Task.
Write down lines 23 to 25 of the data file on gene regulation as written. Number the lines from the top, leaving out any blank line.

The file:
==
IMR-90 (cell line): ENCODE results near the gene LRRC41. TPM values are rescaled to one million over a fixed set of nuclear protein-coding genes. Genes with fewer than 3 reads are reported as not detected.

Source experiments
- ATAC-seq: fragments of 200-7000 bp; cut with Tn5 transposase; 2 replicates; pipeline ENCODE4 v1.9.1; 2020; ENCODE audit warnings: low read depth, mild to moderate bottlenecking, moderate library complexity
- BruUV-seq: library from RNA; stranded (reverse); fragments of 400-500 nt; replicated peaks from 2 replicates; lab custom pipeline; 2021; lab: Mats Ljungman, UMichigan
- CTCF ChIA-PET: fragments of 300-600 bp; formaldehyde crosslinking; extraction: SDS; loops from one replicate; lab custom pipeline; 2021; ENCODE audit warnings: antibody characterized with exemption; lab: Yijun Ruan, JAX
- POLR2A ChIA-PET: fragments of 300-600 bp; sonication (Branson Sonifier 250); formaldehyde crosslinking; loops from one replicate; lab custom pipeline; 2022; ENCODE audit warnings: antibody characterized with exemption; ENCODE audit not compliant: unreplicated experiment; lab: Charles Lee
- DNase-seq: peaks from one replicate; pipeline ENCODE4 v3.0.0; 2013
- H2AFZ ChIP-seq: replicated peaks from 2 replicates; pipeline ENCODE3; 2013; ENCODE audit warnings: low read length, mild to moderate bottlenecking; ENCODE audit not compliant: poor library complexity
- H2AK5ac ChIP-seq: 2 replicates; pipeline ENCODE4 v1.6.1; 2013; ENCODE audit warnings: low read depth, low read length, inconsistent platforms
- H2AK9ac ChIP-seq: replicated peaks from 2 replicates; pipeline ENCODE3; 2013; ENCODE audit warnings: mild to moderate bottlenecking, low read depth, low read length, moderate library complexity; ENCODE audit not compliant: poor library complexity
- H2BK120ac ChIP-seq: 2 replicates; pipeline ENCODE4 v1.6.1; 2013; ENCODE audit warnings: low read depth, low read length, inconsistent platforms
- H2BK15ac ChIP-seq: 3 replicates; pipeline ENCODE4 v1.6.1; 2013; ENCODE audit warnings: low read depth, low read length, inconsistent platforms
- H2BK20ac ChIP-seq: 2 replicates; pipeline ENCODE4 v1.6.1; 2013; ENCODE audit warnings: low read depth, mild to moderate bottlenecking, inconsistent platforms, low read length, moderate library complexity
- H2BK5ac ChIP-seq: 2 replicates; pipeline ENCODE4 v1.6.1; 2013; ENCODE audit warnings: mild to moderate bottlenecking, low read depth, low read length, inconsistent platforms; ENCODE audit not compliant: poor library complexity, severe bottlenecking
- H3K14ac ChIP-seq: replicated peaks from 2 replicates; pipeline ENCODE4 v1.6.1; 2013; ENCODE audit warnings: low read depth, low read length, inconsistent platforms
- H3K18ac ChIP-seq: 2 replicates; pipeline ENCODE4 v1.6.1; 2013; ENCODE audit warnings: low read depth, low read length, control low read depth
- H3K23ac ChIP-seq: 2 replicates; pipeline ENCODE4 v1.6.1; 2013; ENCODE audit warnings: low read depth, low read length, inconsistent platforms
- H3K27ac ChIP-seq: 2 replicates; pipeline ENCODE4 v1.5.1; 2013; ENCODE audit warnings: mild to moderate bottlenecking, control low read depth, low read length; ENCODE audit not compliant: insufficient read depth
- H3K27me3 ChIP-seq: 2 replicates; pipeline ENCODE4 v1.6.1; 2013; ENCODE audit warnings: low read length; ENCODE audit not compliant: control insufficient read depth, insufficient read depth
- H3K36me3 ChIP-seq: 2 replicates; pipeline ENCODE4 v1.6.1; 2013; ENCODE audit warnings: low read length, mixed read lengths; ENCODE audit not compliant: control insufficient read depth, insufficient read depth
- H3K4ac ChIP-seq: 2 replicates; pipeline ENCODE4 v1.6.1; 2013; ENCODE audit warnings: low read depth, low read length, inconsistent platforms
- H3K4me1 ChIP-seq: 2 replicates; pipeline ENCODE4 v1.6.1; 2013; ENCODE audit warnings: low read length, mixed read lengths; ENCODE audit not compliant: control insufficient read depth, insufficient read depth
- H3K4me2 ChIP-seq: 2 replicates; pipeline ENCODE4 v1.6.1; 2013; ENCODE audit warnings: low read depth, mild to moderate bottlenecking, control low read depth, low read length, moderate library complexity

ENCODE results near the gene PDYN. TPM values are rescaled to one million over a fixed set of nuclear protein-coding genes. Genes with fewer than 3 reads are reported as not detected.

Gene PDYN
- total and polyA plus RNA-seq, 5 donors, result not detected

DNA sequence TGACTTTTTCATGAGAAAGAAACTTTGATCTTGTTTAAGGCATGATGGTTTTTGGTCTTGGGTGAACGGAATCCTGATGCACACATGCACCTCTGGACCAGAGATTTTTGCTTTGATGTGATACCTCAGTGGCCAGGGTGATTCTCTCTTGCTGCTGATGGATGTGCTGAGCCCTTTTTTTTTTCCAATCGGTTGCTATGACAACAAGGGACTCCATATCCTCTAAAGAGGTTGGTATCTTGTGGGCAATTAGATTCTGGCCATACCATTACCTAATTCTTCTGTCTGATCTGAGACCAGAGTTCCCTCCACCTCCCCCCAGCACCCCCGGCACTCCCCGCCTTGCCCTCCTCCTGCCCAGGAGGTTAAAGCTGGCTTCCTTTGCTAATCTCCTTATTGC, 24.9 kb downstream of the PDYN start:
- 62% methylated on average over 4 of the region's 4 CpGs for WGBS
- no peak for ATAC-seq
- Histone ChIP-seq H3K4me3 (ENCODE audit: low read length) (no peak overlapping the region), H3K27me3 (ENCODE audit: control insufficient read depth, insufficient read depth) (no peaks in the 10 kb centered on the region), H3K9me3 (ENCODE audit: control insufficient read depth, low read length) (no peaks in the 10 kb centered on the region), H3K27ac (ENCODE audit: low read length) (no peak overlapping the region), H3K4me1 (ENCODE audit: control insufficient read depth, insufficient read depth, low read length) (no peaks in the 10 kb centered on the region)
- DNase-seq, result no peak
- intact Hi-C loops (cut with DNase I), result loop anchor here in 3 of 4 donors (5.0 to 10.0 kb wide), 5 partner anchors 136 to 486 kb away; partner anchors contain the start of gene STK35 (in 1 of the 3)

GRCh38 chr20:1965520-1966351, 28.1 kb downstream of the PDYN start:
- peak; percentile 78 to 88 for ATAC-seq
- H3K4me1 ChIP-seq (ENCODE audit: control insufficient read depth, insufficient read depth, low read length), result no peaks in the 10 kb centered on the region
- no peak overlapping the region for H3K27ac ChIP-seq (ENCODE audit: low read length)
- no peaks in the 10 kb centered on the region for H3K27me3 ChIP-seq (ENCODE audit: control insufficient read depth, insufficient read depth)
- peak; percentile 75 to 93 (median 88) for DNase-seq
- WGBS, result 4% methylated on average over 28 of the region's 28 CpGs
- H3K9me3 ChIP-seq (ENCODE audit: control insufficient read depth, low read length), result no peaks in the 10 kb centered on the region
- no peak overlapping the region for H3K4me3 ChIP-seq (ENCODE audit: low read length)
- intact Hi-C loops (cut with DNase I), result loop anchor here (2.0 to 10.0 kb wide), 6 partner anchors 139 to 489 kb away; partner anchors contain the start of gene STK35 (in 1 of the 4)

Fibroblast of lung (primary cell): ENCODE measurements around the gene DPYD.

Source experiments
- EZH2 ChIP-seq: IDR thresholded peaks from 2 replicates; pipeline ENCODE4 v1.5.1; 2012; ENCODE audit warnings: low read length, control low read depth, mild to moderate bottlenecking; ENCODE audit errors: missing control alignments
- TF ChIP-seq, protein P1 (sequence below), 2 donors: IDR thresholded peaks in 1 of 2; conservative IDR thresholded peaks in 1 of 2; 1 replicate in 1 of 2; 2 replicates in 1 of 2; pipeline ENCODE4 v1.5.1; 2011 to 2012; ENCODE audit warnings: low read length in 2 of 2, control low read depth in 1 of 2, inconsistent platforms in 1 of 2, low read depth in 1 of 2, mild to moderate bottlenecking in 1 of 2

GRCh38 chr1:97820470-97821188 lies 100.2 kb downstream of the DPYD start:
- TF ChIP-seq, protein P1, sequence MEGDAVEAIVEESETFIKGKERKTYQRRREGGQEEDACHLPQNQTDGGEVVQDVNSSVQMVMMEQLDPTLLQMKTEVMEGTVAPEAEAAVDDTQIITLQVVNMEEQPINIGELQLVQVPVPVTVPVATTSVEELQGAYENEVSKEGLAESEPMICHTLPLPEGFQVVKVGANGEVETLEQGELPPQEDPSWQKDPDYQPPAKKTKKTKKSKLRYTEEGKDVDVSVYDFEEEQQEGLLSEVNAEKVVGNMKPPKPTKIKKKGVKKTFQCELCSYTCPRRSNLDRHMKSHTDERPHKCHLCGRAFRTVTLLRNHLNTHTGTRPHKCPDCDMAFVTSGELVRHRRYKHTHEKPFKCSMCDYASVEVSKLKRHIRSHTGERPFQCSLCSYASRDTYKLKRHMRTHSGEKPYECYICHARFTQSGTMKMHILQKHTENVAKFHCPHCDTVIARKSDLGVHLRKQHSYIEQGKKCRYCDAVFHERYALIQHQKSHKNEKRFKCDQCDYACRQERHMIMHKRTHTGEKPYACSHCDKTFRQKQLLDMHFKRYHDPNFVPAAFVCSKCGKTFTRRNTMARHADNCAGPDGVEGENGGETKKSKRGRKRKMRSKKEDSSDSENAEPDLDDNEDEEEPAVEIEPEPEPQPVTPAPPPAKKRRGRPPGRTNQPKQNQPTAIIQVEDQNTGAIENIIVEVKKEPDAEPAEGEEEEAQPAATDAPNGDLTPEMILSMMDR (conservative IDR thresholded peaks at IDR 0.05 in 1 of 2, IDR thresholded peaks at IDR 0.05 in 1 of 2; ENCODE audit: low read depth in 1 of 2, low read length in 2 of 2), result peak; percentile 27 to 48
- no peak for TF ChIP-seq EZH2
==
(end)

- H3K4me2 ChIP-seq: 2 replicates; pipeline ENCODE4 v1.6.1; 2013; ENCODE audit warnings: low read depth, mild to moderate bottlenecking, control low read depth, low read length, moderate library complexity

ENCODE results near the gene PDYN. TPM values are rescaled to one million over a fixed set of nuclear protein-coding genes. Genes with fewer than 3 reads are reported as not detected.

Gene PDYN